Emotional Impact Makes the Story
Everyone wants to know the secret to great writing. There’s one overriding fact about writing great prose of any kind, it is the ability to create a strong emotional reaction in the reader. If you can’t do that, plot won’t matter, characters won’t matter and content won’t matter. Nothing matters more to a reader than becoming emotionally involved in a story. The caveat? Just because a writer feels that he or she has had an emotional reaction to a scene they have written, it doesn’t mean it’s going to be emotionally impactful to a reader. A writer can’t use his or her emotional sensitivities as the yardstick for how a reader will feel.
There are writing constructs any writer can learn and be sure his readers are emotionally involves. It is possible for a writer to do this every time, in any story, in any genre and at any point in a story. One of those ways is to imply what you want the reader to know; let the reader read between the lines. Readers read to engage their imaginations. So, don’t tell them everything. Let the reader guess from your hints what to conclude. If you haven’t learned how to create emotional impact in your writing, your writing may be classified as mediocre–work that is not bad, but not great either. The complete “how-to” for creating emotional impact is too involved to go into here. So, if you’re interested, look into the Emotioneering class listed in the class catalog. You’ll get a private Instructor-Mentor free with the class and your personal mentor will make sure you understand the concepts. She will also make sure you know how to implement them.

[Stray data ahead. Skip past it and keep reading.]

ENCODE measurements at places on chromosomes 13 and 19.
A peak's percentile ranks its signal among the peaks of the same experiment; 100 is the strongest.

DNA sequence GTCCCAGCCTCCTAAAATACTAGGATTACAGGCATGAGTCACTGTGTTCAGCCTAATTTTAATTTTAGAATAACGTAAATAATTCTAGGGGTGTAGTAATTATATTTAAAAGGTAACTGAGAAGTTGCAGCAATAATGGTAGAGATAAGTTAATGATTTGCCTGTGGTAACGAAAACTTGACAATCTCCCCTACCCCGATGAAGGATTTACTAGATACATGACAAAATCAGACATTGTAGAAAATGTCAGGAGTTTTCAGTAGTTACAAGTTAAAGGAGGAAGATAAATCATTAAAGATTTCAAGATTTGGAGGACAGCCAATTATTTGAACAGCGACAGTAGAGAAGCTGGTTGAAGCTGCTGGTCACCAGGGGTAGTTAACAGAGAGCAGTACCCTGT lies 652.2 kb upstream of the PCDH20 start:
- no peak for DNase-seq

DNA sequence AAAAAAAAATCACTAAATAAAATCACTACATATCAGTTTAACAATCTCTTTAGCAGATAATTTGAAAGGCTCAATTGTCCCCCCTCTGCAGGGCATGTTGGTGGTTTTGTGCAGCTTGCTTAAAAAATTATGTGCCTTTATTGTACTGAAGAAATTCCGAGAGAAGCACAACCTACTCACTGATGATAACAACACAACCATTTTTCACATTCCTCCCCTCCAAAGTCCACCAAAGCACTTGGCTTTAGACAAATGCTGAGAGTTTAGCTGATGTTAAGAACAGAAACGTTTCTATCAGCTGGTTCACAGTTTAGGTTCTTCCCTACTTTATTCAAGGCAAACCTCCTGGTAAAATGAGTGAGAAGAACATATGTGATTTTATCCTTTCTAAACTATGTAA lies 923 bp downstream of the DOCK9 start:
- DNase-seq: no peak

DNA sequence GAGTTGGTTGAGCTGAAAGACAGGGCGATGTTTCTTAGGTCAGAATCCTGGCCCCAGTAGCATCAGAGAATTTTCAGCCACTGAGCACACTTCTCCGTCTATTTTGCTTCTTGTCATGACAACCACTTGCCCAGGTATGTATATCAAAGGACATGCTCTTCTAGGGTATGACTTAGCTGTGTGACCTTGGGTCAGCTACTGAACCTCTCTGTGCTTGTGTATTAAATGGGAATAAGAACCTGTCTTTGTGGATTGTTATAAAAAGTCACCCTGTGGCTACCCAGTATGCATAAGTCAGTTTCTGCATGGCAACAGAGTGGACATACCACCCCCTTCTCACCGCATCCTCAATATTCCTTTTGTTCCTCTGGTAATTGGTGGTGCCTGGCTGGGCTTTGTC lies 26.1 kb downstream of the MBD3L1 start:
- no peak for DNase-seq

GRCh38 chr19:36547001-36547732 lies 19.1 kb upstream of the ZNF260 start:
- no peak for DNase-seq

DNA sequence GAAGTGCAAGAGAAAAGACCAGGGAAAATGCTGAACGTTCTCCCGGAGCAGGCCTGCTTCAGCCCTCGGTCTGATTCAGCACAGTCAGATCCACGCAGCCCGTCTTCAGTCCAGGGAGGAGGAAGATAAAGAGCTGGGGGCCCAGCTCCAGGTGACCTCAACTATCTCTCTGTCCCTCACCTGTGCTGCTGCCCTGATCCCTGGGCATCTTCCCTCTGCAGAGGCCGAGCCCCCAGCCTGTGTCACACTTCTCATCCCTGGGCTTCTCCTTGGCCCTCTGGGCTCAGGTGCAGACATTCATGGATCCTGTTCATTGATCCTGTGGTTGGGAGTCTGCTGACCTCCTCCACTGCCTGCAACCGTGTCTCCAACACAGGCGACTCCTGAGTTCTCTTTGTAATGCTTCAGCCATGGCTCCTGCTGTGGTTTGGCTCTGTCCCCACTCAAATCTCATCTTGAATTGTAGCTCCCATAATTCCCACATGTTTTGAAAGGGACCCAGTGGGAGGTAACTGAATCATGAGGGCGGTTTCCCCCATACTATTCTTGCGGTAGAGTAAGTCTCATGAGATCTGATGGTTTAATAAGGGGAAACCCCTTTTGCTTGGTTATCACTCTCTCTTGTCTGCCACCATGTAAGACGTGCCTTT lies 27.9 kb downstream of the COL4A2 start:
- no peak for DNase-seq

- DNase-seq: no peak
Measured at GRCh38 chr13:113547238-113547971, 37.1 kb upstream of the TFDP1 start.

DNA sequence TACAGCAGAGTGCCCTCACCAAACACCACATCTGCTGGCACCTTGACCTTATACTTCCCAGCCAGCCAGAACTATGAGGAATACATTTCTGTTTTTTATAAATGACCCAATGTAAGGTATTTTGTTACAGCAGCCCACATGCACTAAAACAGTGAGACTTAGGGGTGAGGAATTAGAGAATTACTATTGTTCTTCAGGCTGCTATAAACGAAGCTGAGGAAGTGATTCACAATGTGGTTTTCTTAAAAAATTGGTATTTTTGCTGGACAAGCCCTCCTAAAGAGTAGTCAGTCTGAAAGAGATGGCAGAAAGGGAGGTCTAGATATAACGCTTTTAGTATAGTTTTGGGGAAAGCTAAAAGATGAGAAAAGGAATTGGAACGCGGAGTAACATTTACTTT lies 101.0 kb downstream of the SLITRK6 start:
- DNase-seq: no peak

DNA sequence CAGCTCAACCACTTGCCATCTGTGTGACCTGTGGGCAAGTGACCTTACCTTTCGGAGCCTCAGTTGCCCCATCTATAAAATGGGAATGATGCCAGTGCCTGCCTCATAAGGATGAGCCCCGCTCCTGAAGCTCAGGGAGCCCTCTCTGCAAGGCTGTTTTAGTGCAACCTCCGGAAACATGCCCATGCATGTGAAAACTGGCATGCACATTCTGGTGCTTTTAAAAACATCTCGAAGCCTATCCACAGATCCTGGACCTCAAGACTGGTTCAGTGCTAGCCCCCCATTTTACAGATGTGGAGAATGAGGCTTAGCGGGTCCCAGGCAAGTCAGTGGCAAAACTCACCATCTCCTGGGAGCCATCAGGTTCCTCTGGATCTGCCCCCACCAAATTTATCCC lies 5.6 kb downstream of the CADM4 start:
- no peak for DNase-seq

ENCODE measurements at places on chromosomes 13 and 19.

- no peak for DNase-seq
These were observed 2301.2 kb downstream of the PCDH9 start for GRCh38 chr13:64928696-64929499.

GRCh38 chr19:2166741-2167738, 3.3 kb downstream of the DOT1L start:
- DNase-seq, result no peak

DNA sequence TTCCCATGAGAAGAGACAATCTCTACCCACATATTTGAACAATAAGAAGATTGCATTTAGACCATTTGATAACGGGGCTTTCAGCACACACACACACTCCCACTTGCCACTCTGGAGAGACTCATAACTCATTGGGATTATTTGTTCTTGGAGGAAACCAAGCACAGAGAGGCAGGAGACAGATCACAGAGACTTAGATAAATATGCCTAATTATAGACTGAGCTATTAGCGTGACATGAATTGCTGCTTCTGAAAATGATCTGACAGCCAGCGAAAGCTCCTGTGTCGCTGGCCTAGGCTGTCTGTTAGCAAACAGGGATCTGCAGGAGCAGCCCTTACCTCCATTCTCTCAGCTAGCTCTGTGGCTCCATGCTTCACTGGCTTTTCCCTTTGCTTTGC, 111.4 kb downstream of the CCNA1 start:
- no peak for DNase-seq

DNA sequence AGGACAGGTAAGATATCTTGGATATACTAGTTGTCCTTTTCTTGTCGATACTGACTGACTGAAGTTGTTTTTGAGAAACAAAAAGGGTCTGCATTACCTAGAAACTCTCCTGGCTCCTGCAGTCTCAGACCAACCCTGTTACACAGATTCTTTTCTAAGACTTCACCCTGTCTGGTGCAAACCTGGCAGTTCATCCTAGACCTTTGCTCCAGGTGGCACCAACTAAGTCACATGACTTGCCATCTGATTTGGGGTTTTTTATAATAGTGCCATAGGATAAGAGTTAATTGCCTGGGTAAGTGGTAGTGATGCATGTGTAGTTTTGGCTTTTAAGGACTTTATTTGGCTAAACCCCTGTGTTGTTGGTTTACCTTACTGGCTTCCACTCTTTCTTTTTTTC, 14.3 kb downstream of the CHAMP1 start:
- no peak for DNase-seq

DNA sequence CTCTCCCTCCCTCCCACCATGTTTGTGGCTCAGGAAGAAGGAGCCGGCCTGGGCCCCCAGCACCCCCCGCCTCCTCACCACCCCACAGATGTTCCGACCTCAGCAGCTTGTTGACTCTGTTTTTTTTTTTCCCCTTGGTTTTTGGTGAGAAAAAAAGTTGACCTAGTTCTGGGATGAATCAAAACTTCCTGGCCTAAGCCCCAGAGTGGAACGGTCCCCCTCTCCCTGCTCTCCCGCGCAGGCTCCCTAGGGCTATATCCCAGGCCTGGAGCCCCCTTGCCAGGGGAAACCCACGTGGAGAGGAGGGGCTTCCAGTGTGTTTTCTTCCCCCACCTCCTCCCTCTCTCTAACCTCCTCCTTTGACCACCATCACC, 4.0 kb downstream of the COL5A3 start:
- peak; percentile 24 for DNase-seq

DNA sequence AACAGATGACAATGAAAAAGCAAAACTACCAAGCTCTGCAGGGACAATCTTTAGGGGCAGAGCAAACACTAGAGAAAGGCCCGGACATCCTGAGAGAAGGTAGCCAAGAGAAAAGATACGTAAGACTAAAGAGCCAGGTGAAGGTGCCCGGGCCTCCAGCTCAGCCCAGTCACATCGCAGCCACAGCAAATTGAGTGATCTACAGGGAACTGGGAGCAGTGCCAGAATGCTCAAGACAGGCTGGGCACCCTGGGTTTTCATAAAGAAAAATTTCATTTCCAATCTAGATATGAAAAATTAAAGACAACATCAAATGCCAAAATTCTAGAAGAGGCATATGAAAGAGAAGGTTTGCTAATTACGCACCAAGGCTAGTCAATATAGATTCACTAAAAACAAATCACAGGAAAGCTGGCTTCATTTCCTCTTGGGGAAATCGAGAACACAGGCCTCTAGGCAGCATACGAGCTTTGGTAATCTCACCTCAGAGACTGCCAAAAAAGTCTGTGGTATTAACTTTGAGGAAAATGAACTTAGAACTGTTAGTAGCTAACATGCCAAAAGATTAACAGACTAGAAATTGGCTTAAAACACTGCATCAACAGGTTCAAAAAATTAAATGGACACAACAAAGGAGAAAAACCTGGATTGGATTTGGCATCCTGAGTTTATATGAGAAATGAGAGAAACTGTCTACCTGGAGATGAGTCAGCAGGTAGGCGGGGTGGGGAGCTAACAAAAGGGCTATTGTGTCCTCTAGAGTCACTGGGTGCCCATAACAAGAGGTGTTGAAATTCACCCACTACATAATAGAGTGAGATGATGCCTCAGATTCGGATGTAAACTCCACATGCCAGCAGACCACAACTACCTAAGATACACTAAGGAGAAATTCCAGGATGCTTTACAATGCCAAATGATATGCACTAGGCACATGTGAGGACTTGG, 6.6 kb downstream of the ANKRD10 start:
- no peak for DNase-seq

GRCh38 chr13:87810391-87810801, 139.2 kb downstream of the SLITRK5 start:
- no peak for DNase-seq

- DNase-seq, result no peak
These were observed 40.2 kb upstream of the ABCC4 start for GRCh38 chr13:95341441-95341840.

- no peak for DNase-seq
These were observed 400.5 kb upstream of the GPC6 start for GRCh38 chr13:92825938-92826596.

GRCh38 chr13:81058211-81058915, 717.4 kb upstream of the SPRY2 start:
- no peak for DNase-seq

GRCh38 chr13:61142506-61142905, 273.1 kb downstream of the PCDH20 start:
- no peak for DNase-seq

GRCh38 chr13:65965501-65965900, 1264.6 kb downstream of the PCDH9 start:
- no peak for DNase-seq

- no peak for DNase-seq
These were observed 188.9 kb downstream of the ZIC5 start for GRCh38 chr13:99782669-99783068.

Mark Twain said, “Don’t say the old lady screamed. Bring her on and let her scream.”